Take-ups and Allowing for Belt Stretch
Posted on Wednesday Feb 05, 2020 at 07:32AM in Belting & Conveyors
TAKE-UPS AND ALLOWING FOR BELT STRETCH
Article By: Billy Witherspoon
Business Unit Manager - Heavyweight Belting
All conveyor systems require a type of belt take-up that keeps the belt tight enough to run on a system without slipping and is adjustable to allow for belt stretch. There are multiple types of belt take-ups. However, they generally fall into two major categories, belt take-ups that are adjusted manually or belt take-ups that are self-adjusting. The self-adjusting belt take-ups use gravity as a counterweight or some type of stored energy such as like Pneumatic/Hydraulic pressure. The longer the belt, the more take-up travel will be needed to allow for stretching. A key rule is that for every foot of belt stretch the take-up system will require at least 6 inches of take up travel.
Fenner Dunlop, RockMaster belts, are designed to have 1.5% stretch at max PIW rated Operating Tension. All belts are not rated the same, so we highly recommend our customers to consult the manufacturer’s spec sheets for their specific belt). A 400 foot Rockmaster belt running at MAX rated operating tension would be expected to elongate or stretch to 406 feet (i.e. 400ft x 1.015% = 406ft) and the extra 6 feet would require at least 3 ft of take-up travel. On average, most belts are not running at or near the Max Tension rating and will stretch less. Operating conditions like temperature, moisture, oil or belt overloading can cause the belt to stretch or shrink more than usual. On systems with short take-ups you must make the spliced length as short as possible to allow for lack of adjustment. On longer systems, it is best to run the belt for a period of time to break in and generate the stretching of the belt, then return and shorten or resplice. Repeat this task if needed, as it could run out of take-up over time. A 2,000 foot Rockmaster belt running at MAX rated Operating Tension would be expected to elongate or stretch to 2,030ft (i.e. 2,000ft x 1.015% = 2,030ft) and the extra 30 foot would require at least 15 foot of take-up travel.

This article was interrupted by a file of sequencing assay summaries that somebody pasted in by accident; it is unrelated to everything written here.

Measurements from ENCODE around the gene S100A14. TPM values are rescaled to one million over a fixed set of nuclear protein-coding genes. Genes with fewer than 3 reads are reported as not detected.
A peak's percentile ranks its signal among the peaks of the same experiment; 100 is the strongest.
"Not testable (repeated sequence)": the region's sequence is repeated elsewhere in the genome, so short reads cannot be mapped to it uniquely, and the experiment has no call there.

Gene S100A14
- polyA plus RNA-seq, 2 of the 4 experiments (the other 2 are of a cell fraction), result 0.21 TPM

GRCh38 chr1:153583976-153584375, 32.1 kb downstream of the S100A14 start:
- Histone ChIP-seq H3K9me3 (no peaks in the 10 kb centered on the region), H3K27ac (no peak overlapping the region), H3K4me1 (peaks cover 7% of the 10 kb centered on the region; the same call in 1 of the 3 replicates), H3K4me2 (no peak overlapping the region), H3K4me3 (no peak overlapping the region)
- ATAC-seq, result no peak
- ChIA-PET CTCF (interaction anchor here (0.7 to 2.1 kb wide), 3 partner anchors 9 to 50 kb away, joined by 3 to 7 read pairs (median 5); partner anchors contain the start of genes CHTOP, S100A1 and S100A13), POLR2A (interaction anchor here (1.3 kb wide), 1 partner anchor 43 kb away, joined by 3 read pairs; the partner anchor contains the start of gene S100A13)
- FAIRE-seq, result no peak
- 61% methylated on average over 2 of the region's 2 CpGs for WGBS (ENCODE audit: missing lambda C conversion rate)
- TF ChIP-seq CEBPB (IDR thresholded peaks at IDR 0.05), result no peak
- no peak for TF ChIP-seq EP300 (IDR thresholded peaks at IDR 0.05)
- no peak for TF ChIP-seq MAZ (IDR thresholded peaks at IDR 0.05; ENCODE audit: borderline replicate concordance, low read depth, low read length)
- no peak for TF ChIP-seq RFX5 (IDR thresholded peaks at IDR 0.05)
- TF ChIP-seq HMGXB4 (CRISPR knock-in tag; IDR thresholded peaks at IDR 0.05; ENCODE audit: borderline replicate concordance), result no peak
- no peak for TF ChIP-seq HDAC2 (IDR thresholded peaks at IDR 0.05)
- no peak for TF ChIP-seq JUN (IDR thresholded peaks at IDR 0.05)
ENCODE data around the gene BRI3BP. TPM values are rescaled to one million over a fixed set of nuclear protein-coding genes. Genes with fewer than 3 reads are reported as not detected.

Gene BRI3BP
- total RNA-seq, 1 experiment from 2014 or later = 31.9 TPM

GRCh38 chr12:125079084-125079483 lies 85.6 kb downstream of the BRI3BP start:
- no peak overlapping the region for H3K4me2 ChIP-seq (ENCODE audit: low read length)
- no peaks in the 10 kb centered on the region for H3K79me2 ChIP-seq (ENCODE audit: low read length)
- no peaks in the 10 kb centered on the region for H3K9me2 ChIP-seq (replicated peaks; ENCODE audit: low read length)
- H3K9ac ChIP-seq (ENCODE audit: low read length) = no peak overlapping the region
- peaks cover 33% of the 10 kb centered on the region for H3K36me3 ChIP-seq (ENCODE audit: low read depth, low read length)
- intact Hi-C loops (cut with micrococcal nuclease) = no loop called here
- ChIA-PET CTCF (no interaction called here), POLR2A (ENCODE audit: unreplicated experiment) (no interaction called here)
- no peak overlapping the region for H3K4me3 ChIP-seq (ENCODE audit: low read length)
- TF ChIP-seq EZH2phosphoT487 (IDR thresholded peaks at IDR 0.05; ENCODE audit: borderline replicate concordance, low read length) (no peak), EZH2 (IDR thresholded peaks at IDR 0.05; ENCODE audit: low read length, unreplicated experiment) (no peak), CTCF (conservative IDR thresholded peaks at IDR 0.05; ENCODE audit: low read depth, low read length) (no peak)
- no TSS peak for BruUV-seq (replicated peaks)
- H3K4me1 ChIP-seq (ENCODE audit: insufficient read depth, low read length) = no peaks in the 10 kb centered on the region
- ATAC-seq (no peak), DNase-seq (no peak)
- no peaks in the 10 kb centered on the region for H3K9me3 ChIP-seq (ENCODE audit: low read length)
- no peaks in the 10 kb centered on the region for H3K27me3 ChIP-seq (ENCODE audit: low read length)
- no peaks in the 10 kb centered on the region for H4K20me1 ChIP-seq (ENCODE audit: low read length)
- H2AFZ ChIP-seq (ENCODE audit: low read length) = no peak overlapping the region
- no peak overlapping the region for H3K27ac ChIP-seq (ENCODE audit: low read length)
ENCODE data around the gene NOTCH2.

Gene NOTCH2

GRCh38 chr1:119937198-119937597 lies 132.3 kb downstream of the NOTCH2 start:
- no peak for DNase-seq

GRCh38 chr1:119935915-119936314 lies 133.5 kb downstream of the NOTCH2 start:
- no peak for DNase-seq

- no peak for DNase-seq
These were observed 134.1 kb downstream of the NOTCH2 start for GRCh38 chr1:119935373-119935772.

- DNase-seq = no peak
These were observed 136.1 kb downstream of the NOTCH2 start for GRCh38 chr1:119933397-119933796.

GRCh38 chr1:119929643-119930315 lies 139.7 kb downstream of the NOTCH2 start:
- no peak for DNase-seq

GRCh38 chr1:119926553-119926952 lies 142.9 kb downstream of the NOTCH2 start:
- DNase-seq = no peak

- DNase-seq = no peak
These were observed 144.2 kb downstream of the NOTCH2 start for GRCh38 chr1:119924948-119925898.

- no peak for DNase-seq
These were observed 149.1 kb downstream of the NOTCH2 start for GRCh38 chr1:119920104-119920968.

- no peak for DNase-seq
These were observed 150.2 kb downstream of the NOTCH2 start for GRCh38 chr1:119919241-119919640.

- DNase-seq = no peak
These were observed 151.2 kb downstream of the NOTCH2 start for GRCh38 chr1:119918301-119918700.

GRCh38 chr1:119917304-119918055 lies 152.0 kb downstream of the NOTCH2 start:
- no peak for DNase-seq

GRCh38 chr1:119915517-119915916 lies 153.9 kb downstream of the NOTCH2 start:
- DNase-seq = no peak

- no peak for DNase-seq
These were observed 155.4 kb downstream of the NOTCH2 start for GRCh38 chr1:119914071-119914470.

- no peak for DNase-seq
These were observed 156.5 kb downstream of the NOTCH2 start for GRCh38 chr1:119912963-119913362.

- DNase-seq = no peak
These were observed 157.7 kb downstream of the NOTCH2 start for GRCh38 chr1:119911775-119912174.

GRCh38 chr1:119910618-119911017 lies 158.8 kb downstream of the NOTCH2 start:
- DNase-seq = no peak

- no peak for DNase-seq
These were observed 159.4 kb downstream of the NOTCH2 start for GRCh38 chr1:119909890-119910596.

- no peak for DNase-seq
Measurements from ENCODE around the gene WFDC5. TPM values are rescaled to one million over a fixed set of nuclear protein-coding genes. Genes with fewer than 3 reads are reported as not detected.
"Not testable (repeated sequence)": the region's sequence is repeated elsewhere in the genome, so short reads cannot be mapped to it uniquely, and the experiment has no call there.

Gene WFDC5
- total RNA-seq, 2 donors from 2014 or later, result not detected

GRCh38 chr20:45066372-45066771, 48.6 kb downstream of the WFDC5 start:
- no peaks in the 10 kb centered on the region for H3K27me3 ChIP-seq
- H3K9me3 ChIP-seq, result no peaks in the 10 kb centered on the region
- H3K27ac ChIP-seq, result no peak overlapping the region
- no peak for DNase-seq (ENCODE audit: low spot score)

The MORE Tension you put on a belt the MORE Stretch a belt will experience!
Belt manufacturers recommend that a belt is run with as little tension as possible. There are calculations and programs that will tell you the correct counterweight that a system should have based on the normal operating data. Ideally, the belt should be adjusted just tight enough so that the material/load is conveyed, without the belt slipping on the drive pulley. This puts less stress on the whole system resulting in increased belt and component life!
For more information on Take-up and Belt Stretch, contact one of your Purvis Industries Sales Representative or connect with our Heavyweight Belting team.